Sweden, Kalmar Church Records, 1577-1907; index 1625-1860



Added images to an existing collection

United States

Colorado Statewide Divorce Index, 1900-1939



Added indexed records to an existing collection

United States

District of Columbia, Glenwood Cemetery Records, 1854-2013



Added indexed records to an existing collection

United States

Idaho, Bingham County Historical Society, Bingham County Records, 1885-1920



Added indexed records to an existing collection

United States

Illinois, County Naturalization Records, 1800-1998



Added indexed records to an existing collection

United States

Indiana, World War I Enrollment Cards, 1919



Added indexed records to an existing collection

United States

Maine, State Archives, World War I (WWI) Grave Cards, 1914-1950



Added indexed records to an existing collection

United States

Ohio Tax Records, 1800-1850



Added indexed records to an existing collection

United States

South Carolina, Chesterfield County, Original Marriage licenses, 1911-1951



Added indexed records to an existing collection

United States

Texas, Gonzales County, Divorce Records, 1911-1958



New indexed records collection

United States

Texas, Houston, Historic Hollywood Cemetery Records, 1895-2008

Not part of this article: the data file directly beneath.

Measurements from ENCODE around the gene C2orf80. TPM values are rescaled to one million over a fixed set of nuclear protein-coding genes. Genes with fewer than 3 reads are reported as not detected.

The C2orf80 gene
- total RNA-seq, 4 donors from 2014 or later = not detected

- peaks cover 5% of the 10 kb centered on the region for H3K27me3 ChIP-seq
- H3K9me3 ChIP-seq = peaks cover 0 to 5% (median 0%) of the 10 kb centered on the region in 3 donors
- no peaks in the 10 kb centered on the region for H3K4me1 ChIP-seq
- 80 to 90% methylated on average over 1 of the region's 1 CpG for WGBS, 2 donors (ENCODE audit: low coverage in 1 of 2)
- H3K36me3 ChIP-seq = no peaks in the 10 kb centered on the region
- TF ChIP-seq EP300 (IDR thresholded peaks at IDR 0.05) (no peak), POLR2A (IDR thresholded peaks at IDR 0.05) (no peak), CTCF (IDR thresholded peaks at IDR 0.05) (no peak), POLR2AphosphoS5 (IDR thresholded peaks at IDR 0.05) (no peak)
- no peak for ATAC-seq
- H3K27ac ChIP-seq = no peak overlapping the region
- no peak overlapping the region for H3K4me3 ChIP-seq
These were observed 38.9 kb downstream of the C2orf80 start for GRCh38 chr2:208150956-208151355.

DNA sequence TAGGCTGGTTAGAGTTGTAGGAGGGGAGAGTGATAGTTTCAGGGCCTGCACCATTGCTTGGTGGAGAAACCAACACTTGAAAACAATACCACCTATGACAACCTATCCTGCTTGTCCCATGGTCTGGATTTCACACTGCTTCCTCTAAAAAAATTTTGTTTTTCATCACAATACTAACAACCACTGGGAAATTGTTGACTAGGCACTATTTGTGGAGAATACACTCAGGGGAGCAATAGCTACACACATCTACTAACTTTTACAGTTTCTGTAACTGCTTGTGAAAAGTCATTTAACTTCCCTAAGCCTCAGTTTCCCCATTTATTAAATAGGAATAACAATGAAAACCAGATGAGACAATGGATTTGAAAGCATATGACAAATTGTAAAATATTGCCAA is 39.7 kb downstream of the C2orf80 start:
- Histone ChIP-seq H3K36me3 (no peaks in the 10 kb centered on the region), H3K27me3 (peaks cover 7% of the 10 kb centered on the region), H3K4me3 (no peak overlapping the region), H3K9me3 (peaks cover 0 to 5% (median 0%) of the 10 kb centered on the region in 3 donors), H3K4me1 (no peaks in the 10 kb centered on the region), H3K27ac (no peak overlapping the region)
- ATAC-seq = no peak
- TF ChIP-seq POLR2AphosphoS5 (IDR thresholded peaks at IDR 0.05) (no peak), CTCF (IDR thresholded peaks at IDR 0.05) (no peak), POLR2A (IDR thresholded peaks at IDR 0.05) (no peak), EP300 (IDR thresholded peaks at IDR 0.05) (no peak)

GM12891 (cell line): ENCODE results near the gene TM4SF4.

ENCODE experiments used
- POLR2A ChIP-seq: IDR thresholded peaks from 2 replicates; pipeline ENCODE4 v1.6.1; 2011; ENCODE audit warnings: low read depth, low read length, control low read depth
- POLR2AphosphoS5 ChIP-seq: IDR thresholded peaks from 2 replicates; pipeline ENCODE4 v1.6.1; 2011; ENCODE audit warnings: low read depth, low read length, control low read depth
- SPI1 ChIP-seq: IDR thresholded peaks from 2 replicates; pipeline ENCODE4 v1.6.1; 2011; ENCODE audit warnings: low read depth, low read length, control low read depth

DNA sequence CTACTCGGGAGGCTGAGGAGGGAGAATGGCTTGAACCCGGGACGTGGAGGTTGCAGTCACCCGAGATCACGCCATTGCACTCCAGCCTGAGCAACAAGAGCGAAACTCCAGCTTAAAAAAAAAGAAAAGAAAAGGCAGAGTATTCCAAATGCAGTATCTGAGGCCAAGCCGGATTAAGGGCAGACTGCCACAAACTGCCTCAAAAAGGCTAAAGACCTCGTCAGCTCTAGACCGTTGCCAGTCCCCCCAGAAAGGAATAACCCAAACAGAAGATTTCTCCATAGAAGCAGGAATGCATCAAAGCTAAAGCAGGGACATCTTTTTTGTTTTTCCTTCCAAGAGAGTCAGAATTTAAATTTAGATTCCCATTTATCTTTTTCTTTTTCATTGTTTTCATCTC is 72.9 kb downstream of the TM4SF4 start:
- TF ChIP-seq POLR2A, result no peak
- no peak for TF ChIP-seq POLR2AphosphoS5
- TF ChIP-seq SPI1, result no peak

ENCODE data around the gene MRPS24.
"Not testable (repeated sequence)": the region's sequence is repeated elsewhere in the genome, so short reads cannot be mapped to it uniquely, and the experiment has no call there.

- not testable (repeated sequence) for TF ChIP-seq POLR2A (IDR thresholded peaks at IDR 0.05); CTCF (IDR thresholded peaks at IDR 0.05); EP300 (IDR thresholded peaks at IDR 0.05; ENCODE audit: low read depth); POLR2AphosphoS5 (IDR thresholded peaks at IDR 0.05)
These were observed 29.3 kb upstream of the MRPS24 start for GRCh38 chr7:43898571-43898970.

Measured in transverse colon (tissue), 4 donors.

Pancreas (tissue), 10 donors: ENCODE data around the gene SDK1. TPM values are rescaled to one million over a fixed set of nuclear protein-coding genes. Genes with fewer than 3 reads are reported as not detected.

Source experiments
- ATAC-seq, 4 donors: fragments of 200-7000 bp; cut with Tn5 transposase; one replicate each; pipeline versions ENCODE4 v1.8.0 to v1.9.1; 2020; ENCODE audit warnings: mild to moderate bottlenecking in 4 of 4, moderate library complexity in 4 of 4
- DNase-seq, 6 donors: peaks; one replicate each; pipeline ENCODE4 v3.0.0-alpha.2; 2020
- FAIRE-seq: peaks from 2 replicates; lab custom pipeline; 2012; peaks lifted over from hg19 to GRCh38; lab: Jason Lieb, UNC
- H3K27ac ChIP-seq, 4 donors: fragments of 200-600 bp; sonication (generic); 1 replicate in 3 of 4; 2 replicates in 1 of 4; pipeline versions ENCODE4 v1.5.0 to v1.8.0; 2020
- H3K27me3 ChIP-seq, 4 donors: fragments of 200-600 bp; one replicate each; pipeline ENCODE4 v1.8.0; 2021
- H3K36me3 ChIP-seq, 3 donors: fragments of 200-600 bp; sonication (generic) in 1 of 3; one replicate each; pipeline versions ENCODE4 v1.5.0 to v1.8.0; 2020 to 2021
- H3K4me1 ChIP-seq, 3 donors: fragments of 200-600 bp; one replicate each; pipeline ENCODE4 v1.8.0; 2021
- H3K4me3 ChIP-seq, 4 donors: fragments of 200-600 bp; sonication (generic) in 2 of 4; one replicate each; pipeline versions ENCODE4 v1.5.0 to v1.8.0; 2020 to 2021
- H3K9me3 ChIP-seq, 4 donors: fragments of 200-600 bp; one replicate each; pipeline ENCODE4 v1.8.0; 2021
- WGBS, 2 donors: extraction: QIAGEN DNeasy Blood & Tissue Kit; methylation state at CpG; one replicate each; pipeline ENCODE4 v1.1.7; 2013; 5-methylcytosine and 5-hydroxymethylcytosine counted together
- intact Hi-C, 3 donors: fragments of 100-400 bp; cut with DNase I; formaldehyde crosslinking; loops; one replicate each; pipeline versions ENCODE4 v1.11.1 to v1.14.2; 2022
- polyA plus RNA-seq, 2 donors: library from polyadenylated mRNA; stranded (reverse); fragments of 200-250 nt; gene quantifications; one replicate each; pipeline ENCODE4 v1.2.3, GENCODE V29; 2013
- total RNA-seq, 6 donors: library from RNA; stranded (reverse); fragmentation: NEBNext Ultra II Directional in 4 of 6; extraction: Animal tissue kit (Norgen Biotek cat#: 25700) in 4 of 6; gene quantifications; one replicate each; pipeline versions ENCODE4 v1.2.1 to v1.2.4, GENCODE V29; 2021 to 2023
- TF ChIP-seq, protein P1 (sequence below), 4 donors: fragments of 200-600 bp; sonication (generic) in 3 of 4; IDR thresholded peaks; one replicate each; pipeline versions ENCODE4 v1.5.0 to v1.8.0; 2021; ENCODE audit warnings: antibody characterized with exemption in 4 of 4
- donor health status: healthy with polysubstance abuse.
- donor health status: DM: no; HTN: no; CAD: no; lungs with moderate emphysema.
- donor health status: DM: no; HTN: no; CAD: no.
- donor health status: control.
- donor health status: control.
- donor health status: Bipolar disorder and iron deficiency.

Added indexed records to an existing collection

United States

West Virginia Will Books, 1756-1971



Added indexed records to an existing collection

Searchable historic records are made available on through the help of thousands of volunteers from around the world. These volunteers transcribe (index) information from digital copies of handwritten records to make them easily searchable online. More volunteers are needed (particularly those who can read foreign languages) to keep pace with the large number of digital images being published online at Learn more about volunteering to help provide free access to the world’s historic genealogical records online at

FamilySearch is the largest genealogy organization in the world. FamilySearch is a nonprofit, volunteer-driven organization sponsored by The Church of Jesus Christ of Latter-day Saints. Millions of people use FamilySearch records, resources, and services to learn more about their family history. To help in this great pursuit, FamilySearch and its predecessors have been actively gathering, preserving, and sharing genealogical records worldwide for over 100 years. Patrons may access FamilySearch services and resources for free at or through more than 5,000 family history centers in 129 countries, including the main Family History Library in Salt Lake City, Utah.













Voices of Second World War Veterans

2019. március 26. 21:38:55

The following teaser is from an article posted March 25, 2019 at
The voices of Second World War veterans and their relatives are being recorded to mark the 75th anniversary of some of the conflict’s most momentous battles.

Their stories will be captured for an online sound archive created by the Commonwealth War Graves Commission (CWGC).
‘Voices of Liberation’ has been set up to commemorate more than 100,000 service personnel who died in 1944.
The public will be able to explore and range of recordings and add their own.

Read the full article at:
Thanks to ResearchBuzz for the Heads-Up.